Expression of SVP-38 and the detection of FG in the striatum support the capacity of differentiated neurons from 1231A3-NPCs forming synaptic vesicles and being connected to the distant host neurons in vivo. These findings indicate the possibility of reconstituted synapse formation and neural connections between 1231A3-NPCs in the lesioned striatum and the host tissue in the GP where FG was injected. Retrograde neuronal tracing analysis using FG examines the capacity of neural connections; however, there are several alternative methods to investigate neural connections such as neuronal tracing using deletion-mutant rabies virus (Wickersham et al., 2007) or monitoring synaptic transmission using dual whole-cell patch-clamp recording in brain slices (Petersen, 2017). Because the neural connectivity and physiological function of differentiated neurons are essential features for clinical use, using multiple methods to demonstrate neural connections would be helpful.
In the QA-lesioned HD rat model, activation of the brain inflammatory process can mimic the extensive astrocytosis and microgliosis in the brains of HD patients (Moresco et al., 2008). The results of the present study showed TP of 1231A3-NPCs ameliorated the proinflammatory environment in the QA-lesioned striatum by reducing the expression of proinflammatory cytokine (iNOS) of M1 microglia and increasing anti-inflammatory cytokine (CD206) of M2 microglia. In addition, the decrease of ED1-positive activated microglia and GFAP-positive scar formation was observed.
Xenotransplantation of HD72-iPSC-derived neural precursors into the striatum of YAC128 mice improved behavioral deterioration, and GABAergic neuronal differentiation was observed (Jeon et al., 2014). Intrastriatal TP of allogeneic mouse iPSC-NSCs into YAC128 mice showed marked cell survival, region-specific neuronal differentiation (i.e., MSN), and no sign of tumors, as well as beneficial effects on behavioral deficits and neuropathological changes (Al-Gharaibeh et al., 2017). Behavioral and histological findings in the present study are compatible with the previous preclinical stem cell studies.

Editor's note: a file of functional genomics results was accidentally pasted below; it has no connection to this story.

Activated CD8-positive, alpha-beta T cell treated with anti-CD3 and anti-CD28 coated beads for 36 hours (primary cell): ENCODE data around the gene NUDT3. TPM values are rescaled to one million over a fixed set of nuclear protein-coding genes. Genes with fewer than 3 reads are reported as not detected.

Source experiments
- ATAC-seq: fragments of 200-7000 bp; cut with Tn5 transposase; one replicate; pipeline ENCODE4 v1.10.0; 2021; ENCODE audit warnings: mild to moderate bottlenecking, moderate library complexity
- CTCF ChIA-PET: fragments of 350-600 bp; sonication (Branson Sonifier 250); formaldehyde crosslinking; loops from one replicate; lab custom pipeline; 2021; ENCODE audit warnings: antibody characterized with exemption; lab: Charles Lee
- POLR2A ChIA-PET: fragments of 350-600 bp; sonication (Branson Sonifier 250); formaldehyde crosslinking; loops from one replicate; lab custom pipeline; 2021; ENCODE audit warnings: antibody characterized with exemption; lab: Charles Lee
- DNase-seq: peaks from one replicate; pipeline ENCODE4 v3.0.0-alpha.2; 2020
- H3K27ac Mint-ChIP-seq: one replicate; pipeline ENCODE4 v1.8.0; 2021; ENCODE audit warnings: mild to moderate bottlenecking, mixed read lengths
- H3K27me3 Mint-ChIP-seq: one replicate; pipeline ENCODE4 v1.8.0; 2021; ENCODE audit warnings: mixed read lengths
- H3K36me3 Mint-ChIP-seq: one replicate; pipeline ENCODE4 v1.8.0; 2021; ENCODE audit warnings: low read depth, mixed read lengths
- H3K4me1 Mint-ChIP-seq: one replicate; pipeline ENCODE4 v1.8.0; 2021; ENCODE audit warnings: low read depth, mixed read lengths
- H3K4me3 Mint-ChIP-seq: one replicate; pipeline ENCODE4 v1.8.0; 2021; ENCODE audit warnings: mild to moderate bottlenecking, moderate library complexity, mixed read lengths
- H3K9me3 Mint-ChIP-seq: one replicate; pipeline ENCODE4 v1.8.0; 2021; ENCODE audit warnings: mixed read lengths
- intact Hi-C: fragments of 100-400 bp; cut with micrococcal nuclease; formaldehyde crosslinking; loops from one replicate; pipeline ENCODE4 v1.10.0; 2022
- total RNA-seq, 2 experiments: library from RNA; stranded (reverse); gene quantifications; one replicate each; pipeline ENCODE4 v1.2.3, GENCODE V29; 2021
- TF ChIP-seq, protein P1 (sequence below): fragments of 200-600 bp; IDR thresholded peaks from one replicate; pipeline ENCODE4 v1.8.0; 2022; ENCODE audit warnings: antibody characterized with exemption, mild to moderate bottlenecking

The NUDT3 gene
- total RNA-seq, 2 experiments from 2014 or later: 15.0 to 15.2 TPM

Safety issues may include TP-related infection, allograft-related rejection, and unexpected transplant behavior in vivo, leading to tumor formation (Herberts et al., 2011). Among the safety issues, tumor formation is the major concern when using pluripotent stem cells, especially when the transplanted cells remain undifferentiated in vivo. In previous studies, the majority of Nestin-positive, undifferentiated neural precursor cells, were non-proliferative at TP (Bernal and Arranz, 2018; Vonderwalde et al., 2020), which could be due to the NPC’s characteristics of retaining their original features and/or the microenvironmental interactions from the transplanted brain. In particular, TP of 1231A3 iPSC-induced neural stem/progenitor cells, in which the identical cell source with similar neural differentiation potential as used in this study, reportedly exhibited no evident carcinogenesis in immunodeficient mice (Sugai et al., 2016). Furthermore, the presence of hNestin-positive neural precursors at 13 weeks post-TP can be of significant concern because the remaining stemness of transplants can cause tumor formation. The potential risk of tumorigenicity cannot be fully excluded in the present study, although no indication of tumor formation was observed in the analysis. Therefore, long-term follow-up studies and various types of evaluations based on global consensus will be useful to address in the future the possibility of tumorigenicity of transplanted NPCs (Lee et al., 2013; Sato et al., 2019).
In summary, five unique features of the therapeutic effects caused by transplanted 1231A3-NPCs were observed in the present study: (1) Transplanted cells produced a rapid and significant behavioral improvement; (2) Transplanted cells restored DARPP-32-positive MSNs in the lesioned striatum; (3) Transplanted cells formed GABA- and MSN-type neurons, relevant for functional recovery; (4) Transplanted animals showed an increase of endogenous neurogenesis and decrease of inflammatory responses in the damaged host brain; and (5) Transplanted cells could reconstitute the damaged neuronal connections. These features of neural precursor cells derived from iPSCs were demonstrated in the treatment of a preclinical HD animal model, which will serve as an experimental basis for developing iPSC-based clinical trials for HD in the future.